Thanks to a joint venture between a university in Saudi Arabia and Stanford University, scientists have used a robotic mermaid to successfully plunder an untouched 17th century shipwreck off the coast of France.
The aquatic explorer was originally conceptualized by scientists at KAUST — King Abdullah University of Science and Technology, in Saudi Arabia — to monitor deep coral reefs in the Red Sea at depths far below human capability. With current remote operated vehicles — or ROVs — lacking the dexterity needed to examine such delicate coral colonies, KAUST Professor of Electrical Engineering Khaled Salama reached out to acquaintances at Stanford University in hopes of creating a new robotic interface system.
Together, the teams developed OceanOne, a robot capable of performing intricate underwater tasks and arguably superior than traditional underwater ROVs in many ways. Reducing the robot’s size to five feet in length boosted its agility. In addition, they chose to immerse the electronics in oil, eliminating the compression that happens when electronics are waterproofed to keep air trapped inside. As a result, the robot’s maximum diving depth reached 2000m, or about 6562 feet.
To put that into perspective, the world records for scuba and hyperbaric dives are 1,089 feet and 2,300 feet, respectively. OceanOne far surpasses human diving capabilities while eliminating the multitude of hazards and risks to human divers.
“OceanOne will be your avatar,” says Oussama Khatib, a Computer Science Professor at Stanford. “The intent here is to have a human diving virtually, to put the human out of harm’s way. Having a machine that has human characteristics that can project the human diver’s embodiment at depth is going to be amazing.”
Controlled remotely by joystick, the robotic mermaid is outfitted with “human-like” stereoscopic vision allowing the pilot to accurately judge depth perception while also helping the humanoid to manipulate small objects. While submerged, OceanOne uses sensors to gauge surrounding currents or turbulence, and adjusts itself accordingly using its eight thrusters. In the event that the humanoid’s body moves or drifts, its fully articulated arms automatically adjust to keep its hands steady as it works. In addition, the robot can use the series-elastic arms to brace itself for impact if its thrusters are not able to slow it down.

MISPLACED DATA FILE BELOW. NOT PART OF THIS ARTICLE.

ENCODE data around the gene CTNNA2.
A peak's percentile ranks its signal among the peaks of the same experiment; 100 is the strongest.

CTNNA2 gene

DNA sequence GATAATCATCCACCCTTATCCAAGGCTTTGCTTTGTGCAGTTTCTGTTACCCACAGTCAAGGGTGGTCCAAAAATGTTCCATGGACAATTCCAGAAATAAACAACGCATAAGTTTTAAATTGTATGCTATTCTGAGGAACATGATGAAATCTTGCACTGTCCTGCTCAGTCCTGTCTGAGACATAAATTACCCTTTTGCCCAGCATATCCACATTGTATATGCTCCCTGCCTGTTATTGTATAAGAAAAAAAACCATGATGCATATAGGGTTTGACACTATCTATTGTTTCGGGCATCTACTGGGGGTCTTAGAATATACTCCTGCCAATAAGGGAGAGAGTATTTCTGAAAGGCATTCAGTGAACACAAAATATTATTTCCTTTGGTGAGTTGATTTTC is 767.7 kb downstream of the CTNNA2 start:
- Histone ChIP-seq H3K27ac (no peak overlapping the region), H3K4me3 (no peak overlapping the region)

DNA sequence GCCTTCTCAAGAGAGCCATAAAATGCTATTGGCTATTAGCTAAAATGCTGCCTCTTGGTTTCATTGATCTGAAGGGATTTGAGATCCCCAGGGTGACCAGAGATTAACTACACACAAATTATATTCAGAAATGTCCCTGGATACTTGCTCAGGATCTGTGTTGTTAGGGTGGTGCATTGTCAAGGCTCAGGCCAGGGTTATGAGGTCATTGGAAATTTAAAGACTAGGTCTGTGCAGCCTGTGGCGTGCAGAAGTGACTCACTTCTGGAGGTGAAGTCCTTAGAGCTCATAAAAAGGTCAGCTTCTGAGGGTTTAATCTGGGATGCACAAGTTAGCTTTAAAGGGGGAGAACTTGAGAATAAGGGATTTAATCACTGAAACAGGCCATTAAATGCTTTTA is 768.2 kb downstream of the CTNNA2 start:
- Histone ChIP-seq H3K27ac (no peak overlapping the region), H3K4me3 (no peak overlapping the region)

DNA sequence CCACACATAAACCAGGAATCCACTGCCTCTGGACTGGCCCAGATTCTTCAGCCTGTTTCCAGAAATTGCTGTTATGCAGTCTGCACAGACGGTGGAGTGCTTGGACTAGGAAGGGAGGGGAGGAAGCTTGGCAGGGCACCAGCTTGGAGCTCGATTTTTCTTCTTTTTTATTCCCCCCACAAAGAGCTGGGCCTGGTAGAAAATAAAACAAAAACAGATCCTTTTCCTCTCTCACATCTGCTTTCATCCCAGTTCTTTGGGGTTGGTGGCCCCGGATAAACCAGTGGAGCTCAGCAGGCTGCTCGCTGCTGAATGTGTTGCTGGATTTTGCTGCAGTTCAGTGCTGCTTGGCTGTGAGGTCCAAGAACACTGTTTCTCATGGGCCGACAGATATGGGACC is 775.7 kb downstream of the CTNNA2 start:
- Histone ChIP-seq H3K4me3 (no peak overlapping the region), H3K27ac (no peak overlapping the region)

The robot’s hands are fitted with force sensors to relay haptic feedback to the pilot, sharing the sense of touch with the humanoid’s controller. “You can feel exactly what the robot is doing,” Khatib says. “It’s almost like you are there; with the sense of touch you create a new dimension of perception.”
With guidance from deep-sea archaeologists who had studied the site, OceanOne’s first field test was the exploration of La Lune — “The Moon” — King Louis XIV’s flagship which sank 20 miles off the coast of France in 1664. With Khatib’s assistance, the robotic diver recovered a grapefruit-sized vase from the 350 year old wreckage.
“We connect the human to the robot in very intuitive and meaningful way. The human can provide intuition and expertise and cognitive abilities to the robot,” said Khatib. “The two bring together an amazing synergy. The human and robot can do things in areas too dangerous for a human, while the human is still there.”
As it is still a prototype, OceanOne will be returned to Stanford University, where Khatib and his colleagues will continue developing the underwater archaeologist. And after such a successful maiden voyage, the researchers are hoping to build multiple units that can dive together as a team.
Whether deployed individually or as a fleet, OceanOne has proven to be a viable alternative to human divers for dangerous or impossible tasks, such as deep underwater research, exploration of undersea mines, maintenance of oil rigs and pipelines, and beyond — perhaps to the bottom of the ocean itself.